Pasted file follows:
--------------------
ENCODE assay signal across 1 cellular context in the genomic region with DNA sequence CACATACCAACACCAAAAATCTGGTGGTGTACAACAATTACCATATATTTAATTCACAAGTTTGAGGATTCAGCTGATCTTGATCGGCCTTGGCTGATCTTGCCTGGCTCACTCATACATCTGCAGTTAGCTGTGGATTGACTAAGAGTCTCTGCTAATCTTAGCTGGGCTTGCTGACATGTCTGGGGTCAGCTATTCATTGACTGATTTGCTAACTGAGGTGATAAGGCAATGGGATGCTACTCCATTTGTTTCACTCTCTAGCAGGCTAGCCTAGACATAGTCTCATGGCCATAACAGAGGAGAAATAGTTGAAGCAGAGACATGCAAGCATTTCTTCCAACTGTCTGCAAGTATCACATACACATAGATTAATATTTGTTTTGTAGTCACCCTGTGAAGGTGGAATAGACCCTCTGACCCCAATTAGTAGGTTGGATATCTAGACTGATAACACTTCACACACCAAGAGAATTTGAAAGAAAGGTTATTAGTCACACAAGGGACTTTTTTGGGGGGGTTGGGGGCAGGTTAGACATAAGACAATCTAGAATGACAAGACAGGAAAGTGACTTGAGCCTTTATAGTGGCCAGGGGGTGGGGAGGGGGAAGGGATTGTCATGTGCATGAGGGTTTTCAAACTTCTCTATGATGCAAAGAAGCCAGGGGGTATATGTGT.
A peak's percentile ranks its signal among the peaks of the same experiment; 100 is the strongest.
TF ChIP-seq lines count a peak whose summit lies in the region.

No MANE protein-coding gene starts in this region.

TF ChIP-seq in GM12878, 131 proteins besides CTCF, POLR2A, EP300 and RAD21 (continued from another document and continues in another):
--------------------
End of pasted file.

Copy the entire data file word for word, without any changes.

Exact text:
ENCODE assay signal across 1 cellular context in the genomic region with DNA sequence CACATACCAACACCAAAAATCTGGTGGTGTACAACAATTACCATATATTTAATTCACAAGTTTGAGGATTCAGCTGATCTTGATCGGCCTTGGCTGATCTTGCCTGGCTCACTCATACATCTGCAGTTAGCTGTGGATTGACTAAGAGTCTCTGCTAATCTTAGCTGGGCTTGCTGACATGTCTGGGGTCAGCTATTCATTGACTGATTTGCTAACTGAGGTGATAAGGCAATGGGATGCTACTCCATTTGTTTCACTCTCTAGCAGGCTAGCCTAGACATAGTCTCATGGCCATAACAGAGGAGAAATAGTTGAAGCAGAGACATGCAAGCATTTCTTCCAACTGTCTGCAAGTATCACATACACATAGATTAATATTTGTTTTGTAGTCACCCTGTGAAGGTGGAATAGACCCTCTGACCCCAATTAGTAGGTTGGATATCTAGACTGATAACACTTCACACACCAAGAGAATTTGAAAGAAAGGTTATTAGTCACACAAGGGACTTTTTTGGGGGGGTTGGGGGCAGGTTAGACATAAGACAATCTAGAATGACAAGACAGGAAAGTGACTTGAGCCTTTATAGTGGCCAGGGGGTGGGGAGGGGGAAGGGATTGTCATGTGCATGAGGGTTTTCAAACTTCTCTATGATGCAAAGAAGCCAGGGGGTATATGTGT.
A peak's percentile ranks its signal among the peaks of the same experiment; 100 is the strongest.
TF ChIP-seq lines count a peak whose summit lies in the region.

No MANE protein-coding gene starts in this region.

TF ChIP-seq in GM12878, 131 proteins besides CTCF, POLR2A, EP300 and RAD21 (continued from another document and continues in another):